Online Manuscript Research
This from Dr Christopher Burlinson, Emmanuel College, Cambridge ...
I am writing to let you know about a one-day symposium on 'Online Manuscript Research: Resources and Challenges', to be organized by Scriptorium: Medieval and Early Modern Manuscripts Online, and held in the Faculty of English (9 West Road), Cambridge University, on 9 July 2007, from 10am to 5pm.
The past years have seen an increasing number of online manuscript resources, as well as new projects to create such resources (many of them funded by large bodies such as the AHRC). Some of these resources have taken the form of digital archives, while others have been more descriptive or bibliographical studies. There has, meanwhile, been great interest in how these electronic resources can be put to their best use, either in the classroom or in research, and how they should reflect the needs, interests and requirements of students and teachers, librarians, conservationists and ICT specialists.
This symposium, then, addresses the special questions, both specifically technical and research-based, posed by the creation of online resources in manuscript studies. It aims to promote good and consistent practice in these resources by allowing those working in ICT and manuscript studies to share information, develop new techniques and respond to new technologies, and to incorporate online manuscript resources into research and the classroom. The emphasis will be on round-table, workshop-style, collaborative discussion.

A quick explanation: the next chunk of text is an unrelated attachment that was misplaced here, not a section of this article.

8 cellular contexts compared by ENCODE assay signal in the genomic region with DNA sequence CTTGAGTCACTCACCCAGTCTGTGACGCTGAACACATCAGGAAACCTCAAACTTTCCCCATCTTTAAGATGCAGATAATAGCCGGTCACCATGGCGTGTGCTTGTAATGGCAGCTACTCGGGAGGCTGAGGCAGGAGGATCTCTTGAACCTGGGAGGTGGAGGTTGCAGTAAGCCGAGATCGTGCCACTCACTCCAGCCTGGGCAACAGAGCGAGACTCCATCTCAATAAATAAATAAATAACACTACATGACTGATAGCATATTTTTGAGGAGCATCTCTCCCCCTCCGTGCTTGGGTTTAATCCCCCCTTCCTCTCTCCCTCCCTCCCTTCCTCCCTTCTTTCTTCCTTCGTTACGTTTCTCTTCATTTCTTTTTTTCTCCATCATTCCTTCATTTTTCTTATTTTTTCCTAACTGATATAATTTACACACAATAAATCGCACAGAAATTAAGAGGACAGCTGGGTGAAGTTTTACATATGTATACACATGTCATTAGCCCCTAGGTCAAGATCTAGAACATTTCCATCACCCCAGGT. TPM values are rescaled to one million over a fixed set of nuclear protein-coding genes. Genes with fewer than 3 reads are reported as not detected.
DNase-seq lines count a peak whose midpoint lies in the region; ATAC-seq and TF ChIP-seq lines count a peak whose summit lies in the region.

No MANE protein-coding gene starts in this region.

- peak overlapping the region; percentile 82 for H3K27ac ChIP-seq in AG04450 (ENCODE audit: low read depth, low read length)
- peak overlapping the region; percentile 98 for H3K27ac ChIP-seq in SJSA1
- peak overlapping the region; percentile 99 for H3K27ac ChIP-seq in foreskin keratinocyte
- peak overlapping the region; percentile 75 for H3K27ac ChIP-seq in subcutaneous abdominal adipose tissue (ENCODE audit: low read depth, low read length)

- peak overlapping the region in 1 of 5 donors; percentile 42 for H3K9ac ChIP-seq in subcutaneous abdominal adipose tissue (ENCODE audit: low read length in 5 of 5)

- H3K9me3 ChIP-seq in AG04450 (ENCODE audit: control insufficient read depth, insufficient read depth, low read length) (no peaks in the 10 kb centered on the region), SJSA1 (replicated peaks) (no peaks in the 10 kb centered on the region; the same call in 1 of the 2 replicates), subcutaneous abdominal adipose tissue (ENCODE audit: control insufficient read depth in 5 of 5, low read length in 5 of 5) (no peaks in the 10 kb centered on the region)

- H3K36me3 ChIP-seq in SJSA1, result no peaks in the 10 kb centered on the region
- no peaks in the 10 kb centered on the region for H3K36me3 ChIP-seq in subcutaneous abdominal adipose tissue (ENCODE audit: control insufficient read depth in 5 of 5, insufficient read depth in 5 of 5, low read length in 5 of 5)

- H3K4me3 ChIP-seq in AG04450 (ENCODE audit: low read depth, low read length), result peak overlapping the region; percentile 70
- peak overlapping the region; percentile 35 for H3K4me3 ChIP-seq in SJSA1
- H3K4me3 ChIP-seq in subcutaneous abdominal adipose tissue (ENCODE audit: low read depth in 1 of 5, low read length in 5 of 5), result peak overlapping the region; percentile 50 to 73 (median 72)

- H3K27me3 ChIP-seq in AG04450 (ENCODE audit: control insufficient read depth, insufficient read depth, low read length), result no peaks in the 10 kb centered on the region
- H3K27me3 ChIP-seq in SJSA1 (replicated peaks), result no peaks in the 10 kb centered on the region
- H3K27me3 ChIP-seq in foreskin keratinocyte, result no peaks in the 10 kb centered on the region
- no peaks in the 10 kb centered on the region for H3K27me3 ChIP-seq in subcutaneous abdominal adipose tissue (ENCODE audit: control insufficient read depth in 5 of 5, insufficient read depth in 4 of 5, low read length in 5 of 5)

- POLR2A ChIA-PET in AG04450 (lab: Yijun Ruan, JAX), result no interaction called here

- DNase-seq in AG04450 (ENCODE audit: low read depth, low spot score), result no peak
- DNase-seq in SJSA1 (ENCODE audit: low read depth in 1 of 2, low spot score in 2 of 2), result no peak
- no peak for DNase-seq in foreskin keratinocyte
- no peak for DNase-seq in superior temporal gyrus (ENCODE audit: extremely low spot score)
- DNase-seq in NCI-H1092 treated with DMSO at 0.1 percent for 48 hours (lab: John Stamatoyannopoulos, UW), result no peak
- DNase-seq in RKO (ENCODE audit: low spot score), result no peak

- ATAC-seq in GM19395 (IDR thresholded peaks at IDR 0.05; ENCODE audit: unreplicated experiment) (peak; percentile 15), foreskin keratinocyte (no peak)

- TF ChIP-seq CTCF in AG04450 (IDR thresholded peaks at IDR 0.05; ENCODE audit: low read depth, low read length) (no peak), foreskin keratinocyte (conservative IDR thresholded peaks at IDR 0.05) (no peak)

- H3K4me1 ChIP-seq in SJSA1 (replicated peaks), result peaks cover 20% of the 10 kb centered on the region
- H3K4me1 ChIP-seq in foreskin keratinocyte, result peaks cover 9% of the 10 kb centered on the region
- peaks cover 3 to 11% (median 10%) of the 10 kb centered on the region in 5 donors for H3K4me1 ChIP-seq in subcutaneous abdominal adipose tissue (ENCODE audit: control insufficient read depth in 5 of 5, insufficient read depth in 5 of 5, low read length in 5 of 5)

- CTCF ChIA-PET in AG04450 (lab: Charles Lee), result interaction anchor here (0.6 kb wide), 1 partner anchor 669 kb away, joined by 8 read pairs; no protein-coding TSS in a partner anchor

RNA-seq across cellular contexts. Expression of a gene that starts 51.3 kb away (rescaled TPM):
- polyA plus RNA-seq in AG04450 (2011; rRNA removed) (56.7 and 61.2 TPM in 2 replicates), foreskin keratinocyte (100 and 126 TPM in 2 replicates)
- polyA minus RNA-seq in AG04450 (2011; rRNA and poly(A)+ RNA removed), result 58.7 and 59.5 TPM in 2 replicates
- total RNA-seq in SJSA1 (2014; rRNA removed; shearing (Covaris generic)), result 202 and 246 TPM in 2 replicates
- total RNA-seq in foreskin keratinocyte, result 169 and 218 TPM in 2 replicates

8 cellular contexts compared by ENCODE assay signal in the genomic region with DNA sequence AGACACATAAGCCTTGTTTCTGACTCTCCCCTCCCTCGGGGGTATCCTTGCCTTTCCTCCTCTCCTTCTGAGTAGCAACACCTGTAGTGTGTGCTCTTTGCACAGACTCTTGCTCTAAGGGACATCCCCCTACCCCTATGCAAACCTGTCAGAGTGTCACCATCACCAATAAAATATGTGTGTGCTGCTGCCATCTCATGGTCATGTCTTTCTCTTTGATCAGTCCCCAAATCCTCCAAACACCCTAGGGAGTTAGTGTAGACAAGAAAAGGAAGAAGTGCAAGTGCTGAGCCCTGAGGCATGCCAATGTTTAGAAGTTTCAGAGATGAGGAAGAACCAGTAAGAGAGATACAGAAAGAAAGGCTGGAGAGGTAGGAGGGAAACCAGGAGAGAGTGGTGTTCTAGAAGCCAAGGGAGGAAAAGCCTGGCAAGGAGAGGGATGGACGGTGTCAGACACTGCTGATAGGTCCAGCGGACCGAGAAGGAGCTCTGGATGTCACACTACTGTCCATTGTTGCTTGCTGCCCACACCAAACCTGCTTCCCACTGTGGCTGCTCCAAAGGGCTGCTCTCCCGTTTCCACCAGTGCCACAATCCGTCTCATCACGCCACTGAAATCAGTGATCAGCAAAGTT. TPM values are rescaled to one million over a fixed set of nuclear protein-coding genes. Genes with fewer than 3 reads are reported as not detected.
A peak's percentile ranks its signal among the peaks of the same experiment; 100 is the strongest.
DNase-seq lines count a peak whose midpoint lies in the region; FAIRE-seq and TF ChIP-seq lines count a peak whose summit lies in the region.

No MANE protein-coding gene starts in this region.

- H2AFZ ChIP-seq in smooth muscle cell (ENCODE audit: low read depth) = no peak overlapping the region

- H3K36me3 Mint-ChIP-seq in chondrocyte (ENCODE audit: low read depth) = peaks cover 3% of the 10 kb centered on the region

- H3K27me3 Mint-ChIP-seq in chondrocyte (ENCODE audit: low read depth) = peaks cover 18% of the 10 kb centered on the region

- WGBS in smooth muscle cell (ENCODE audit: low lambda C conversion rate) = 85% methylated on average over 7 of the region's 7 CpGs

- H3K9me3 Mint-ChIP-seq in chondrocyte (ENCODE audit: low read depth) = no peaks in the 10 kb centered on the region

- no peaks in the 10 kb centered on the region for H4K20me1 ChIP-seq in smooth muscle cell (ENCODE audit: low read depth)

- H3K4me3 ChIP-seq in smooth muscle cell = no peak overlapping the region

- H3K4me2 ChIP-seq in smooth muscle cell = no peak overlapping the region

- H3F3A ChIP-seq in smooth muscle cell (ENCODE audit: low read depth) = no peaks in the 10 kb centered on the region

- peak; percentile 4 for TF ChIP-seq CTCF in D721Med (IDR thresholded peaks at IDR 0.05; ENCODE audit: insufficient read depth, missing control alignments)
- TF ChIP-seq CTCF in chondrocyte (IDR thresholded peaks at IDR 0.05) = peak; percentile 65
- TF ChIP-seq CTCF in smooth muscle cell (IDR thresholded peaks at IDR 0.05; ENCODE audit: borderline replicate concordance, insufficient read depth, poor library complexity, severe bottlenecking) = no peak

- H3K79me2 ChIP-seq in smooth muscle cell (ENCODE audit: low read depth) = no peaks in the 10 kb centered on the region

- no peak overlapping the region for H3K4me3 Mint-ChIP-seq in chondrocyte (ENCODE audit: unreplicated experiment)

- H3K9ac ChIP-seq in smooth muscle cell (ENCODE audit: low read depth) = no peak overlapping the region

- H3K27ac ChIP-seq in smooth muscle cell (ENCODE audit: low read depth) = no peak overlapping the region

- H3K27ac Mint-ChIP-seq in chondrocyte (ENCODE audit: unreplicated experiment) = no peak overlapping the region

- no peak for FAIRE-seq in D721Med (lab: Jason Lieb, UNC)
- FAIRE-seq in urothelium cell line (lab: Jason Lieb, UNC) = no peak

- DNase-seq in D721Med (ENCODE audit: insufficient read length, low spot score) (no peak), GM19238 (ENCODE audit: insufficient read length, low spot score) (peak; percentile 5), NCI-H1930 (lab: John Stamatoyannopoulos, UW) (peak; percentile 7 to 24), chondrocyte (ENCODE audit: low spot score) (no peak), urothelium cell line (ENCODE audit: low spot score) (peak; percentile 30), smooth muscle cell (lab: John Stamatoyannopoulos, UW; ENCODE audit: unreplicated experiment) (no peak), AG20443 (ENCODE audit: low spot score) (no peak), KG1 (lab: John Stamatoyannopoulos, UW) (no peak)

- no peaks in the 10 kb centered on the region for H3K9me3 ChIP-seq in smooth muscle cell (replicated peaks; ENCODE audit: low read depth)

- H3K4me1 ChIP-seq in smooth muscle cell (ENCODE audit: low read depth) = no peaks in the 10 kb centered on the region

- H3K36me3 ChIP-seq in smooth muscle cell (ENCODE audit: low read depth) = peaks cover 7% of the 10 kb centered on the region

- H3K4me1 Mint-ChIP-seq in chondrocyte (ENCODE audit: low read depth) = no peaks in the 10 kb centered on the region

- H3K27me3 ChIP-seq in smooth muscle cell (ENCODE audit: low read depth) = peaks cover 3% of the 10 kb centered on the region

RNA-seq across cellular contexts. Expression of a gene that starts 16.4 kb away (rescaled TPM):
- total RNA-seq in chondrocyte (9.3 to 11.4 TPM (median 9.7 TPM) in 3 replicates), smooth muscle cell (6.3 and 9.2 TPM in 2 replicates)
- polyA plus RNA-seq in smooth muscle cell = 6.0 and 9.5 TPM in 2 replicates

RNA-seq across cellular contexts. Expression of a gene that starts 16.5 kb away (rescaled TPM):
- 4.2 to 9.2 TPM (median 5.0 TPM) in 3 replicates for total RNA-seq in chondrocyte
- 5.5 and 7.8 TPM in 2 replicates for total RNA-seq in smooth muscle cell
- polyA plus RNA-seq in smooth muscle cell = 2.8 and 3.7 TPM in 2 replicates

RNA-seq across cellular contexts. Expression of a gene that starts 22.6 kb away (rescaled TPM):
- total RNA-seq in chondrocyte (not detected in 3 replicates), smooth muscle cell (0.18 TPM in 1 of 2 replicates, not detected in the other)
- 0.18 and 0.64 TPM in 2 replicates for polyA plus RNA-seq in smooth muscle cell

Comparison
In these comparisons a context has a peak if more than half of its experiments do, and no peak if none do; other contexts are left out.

Subjects to be covered will include:
- Moving from the library to the digital archive: the capture, storage and preservation of manuscript images
- Manuscript conservation and online resources
- Managing workflow within an online manuscript project
- Constructing an online manuscript resource (file formats, databases, data and metadata, use of TEI, XML, etc.)
- Collection development (usability, viewing, user interfaces, submission, sustainability, etc.)
- Bringing together online manuscript resources (integration, conformability, etc.)
- The role of the bibliographer and palaeographer in constructing online manuscript resources
- Making best use of online manuscript resources: research and teaching
- Intellectual property, permissions, and data security
Participation in the symposium is free of charge, but places are limited, and those wishing to attend are asked to register in advance. Please write to Dr Christopher Burlinson (email@example.com) for details.
Please feel free to pass this announcement to other members of your institution who might be interested in attending.
Scriptorium is a 3-year, AHRC-funded project (2006-2009), based in the Faculty of English at the University of Cambridge, to digitize manuscript miscellanies and commonplace books from the period c. 1450-1720. It will create a secure archive of high-resolution digital images of these manuscripts, and release them to the public, through its website, in lower-resolution format. Alongside these digital images, it will create and store metadata about the images in question, and develop a set of accompanying resources for researchers, teachers and students working in late-medieval and early modern manuscript studies.